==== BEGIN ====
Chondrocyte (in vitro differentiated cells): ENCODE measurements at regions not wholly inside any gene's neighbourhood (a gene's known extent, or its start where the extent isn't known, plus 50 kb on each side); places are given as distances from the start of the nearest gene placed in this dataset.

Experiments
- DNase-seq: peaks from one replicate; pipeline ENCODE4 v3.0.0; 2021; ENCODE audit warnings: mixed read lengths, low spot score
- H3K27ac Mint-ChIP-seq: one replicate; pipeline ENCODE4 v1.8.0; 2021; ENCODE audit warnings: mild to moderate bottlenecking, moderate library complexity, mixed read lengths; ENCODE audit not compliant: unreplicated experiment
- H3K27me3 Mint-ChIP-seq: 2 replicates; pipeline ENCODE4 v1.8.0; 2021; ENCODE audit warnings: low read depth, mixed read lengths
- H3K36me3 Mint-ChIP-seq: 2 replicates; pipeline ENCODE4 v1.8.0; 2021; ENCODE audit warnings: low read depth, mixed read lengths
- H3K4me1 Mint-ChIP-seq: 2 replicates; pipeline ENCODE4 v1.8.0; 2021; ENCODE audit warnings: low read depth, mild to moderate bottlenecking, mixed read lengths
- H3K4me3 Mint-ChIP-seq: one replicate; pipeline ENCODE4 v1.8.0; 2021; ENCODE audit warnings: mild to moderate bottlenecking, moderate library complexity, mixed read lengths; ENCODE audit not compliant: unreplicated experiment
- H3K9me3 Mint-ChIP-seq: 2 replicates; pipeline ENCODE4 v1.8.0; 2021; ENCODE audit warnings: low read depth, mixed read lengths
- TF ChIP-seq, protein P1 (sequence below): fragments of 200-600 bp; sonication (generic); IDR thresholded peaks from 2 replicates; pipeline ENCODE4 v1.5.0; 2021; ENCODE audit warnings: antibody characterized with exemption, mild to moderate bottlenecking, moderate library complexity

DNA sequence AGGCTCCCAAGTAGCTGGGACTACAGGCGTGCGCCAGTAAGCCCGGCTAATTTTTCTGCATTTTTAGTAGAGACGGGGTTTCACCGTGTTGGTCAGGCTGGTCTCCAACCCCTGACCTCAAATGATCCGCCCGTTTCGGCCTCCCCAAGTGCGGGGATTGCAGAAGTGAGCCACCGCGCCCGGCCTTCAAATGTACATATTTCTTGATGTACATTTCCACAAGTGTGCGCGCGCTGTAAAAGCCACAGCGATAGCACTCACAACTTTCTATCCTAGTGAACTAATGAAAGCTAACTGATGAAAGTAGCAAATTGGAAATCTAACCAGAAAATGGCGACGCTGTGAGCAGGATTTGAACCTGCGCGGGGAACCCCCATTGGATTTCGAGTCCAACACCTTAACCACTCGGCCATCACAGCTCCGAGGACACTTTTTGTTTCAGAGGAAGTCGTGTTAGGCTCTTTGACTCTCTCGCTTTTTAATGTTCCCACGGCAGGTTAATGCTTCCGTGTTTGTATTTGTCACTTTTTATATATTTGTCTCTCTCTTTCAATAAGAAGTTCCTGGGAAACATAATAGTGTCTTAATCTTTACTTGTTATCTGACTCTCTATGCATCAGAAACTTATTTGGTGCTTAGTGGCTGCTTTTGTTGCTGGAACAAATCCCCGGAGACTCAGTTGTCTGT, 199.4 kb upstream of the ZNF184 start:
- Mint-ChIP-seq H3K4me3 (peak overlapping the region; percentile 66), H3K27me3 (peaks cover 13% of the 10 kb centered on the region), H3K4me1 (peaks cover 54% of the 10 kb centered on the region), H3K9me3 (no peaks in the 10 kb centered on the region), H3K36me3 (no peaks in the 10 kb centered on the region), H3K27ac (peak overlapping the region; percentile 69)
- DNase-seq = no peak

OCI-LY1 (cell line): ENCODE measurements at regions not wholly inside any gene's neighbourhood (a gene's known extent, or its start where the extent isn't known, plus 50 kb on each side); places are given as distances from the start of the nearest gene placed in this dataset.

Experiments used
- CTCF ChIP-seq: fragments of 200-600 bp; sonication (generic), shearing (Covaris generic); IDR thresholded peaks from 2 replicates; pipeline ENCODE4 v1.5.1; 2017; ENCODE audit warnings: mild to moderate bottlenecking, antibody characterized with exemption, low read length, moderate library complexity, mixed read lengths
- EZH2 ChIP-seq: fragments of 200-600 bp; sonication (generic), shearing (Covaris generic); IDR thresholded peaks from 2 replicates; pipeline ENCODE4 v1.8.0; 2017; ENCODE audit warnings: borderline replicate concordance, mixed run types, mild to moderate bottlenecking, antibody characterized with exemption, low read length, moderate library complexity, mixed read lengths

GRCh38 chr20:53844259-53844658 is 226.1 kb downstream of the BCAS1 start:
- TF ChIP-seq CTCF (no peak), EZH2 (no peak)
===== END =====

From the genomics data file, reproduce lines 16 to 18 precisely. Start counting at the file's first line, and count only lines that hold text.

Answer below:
- CTCF ChIP-seq: fragments of 200-600 bp; sonication (generic), shearing (Covaris generic); IDR thresholded peaks from 2 replicates; pipeline ENCODE4 v1.5.1; 2017; ENCODE audit warnings: mild to moderate bottlenecking, antibody characterized with exemption, low read length, moderate library complexity, mixed read lengths
- EZH2 ChIP-seq: fragments of 200-600 bp; sonication (generic), shearing (Covaris generic); IDR thresholded peaks from 2 replicates; pipeline ENCODE4 v1.8.0; 2017; ENCODE audit warnings: borderline replicate concordance, mixed run types, mild to moderate bottlenecking, antibody characterized with exemption, low read length, moderate library complexity, mixed read lengths

GRCh38 chr20:53844259-53844658 is 226.1 kb downstream of the BCAS1 start: